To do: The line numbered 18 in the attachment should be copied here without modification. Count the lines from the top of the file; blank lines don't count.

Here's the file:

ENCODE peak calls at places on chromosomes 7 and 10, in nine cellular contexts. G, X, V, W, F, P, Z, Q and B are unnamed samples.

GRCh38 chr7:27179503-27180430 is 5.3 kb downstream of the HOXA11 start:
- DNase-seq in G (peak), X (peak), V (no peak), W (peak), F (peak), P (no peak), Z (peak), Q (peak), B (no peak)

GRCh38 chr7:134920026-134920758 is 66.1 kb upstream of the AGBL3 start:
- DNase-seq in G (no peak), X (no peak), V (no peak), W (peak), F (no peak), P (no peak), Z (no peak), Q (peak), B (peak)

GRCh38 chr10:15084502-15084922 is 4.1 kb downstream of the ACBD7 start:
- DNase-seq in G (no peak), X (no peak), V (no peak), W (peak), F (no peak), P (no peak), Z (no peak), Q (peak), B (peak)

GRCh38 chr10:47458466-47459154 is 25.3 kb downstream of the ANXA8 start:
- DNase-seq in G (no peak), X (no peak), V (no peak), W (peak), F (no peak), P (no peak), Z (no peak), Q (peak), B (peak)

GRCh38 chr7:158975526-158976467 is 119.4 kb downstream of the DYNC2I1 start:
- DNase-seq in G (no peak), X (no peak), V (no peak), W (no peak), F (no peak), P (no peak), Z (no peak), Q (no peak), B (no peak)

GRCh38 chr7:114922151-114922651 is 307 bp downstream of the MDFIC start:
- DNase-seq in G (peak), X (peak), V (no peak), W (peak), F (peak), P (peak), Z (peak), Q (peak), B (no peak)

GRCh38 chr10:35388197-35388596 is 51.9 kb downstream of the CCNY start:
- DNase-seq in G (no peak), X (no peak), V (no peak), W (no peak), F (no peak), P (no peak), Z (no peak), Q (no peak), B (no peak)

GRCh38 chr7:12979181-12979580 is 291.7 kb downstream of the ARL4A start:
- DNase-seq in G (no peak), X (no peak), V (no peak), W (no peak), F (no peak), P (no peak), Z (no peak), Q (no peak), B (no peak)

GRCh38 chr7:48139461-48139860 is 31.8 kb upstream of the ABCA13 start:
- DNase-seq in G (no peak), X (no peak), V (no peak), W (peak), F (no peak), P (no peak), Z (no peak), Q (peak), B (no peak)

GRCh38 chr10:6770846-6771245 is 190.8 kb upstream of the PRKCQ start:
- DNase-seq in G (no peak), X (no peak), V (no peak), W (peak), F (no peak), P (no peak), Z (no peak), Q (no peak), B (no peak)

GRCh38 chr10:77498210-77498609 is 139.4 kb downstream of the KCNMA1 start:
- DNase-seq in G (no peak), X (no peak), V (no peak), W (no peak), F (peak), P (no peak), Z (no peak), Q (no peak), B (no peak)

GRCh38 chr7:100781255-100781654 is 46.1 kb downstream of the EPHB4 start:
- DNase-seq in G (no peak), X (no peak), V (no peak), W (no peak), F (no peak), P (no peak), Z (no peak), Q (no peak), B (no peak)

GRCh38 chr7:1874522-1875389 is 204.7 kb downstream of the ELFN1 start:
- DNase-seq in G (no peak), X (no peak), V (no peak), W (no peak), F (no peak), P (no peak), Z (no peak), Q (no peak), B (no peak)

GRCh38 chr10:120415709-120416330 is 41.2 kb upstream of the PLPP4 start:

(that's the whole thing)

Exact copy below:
GRCh38 chr7:48139461-48139860 is 31.8 kb upstream of the ABCA13 start: